To Bill: Yeah.....I'll stir up the pot...........I've never been afraid to stand up for what I believe in.........looks like I got a few people agitated in the Jack Van Impe thread ;-)

-- Craig (, September 29, 1998.

I think its more effective to "stir the pot" in a smaller pot anyway.

My gas is local service (from a national distribution pipeline), sewage is local, electricity is regional (the EMC (local distribution only) is working on Y2K, but not finished), the water is local, the cops are local, the taxes are half local, the fire protection is local. Gasoline will be in local pumps, my job is local, and depends on all of those.

So where else should I go to? I'd rather try to get these existing things running.

-- Robert A. Cook, P.E. (Kennesaw, GA) (, September 29, 1998.

From this sheet-flapper:

I fall firmly in the "individual preparation and community activism" group. The strength of individuals is dependent, or rather inderdependent upon the strength of communities. Enlightened self-interest informs me that it is in my best interest to be a Paul Revere, and I think there are ways to do this and minimize risks of exposure. But then, too, I also think there are fewer thugs "out there" than the government (who claim to want to protect us against said thugs) wants us to believe there are. Today I'm writing letter to the editor of the local weekly to ask some pointed questions about city government and the paucity of information about Y2K during the municipal election campaigns, and while I'm at it I'm gonna ask about embedded chips in the city's water system of 14 wells, 10 reservoirs, and 500 miles of pipeline.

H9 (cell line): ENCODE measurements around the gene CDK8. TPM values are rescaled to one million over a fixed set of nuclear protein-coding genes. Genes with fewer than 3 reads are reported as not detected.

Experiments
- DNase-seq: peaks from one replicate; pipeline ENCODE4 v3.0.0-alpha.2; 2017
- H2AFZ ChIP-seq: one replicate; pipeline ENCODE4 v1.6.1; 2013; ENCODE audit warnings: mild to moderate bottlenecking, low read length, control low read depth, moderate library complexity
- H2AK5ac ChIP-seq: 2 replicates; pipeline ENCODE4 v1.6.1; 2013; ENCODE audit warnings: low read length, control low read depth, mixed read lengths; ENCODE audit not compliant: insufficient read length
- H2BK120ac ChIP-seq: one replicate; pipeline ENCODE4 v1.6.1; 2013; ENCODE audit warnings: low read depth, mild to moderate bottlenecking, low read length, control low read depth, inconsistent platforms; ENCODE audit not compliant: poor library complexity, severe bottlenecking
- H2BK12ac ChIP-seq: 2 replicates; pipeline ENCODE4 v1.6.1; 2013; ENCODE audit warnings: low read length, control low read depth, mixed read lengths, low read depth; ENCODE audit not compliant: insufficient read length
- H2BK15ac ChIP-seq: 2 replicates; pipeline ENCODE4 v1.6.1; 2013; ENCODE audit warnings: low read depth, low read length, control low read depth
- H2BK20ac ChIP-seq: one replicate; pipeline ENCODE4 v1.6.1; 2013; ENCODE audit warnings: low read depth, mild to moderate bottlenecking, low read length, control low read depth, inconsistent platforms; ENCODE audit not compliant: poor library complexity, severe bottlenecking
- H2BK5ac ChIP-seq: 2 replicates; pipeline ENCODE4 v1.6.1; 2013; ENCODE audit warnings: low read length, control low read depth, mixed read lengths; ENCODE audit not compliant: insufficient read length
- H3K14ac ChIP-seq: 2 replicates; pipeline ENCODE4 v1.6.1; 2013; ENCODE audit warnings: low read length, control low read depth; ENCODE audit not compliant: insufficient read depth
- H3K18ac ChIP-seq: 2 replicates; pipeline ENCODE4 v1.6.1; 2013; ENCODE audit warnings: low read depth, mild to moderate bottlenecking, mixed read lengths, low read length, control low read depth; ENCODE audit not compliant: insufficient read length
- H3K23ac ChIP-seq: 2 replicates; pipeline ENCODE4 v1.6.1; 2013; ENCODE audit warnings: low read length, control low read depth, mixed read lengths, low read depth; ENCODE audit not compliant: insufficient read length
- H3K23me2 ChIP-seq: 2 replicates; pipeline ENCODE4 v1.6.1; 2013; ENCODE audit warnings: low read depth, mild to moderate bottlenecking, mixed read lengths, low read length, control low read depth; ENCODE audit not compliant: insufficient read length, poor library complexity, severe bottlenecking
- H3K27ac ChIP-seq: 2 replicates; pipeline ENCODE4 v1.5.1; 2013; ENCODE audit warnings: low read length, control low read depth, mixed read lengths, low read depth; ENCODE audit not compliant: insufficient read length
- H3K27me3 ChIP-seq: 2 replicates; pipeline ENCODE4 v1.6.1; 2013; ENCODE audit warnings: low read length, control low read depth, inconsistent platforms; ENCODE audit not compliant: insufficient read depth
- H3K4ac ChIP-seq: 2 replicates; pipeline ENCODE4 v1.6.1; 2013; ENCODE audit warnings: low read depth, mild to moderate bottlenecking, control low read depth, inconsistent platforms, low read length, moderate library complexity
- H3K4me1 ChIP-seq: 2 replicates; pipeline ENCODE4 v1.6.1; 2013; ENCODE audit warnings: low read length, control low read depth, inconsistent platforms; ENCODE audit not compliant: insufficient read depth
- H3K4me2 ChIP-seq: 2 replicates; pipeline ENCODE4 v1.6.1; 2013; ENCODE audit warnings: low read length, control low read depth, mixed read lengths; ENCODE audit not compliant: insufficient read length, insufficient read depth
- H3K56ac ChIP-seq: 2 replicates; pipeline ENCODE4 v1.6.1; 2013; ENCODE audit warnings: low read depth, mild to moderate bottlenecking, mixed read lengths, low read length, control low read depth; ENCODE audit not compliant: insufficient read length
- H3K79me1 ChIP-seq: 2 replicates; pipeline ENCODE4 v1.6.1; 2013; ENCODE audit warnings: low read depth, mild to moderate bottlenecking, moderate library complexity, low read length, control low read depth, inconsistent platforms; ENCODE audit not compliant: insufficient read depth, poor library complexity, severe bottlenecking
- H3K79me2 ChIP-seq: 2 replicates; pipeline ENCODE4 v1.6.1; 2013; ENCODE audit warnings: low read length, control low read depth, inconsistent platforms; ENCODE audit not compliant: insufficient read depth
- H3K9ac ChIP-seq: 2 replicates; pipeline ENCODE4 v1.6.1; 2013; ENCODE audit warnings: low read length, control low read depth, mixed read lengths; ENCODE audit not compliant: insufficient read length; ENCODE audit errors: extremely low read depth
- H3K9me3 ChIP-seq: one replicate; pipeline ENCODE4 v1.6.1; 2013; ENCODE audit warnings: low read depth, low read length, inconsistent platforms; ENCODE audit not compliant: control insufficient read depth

Go Craig, Go!!

-- Donna Barthuley (, September 29, 1998.

I agree Donna, except you'd have to be a "Paullette" Revere, which us into a discussion immediately about revering "pullettes", which of course brings up the subject of chickens again, which leads into questions about what happens if the chicken hits fan .....

Unless your in OZ or NZ, where the fan hits the chicken ....

-- Robert A. Cook, P.E. (Kennesaw, GA) (, September 29, 1998.

I am still trying to figure out why you think a farm is safer. If you think so, I don't think you have ever been a farmer. During the time I was farming, trespassers and cow theft was common. Do you think it will get better if people have no food?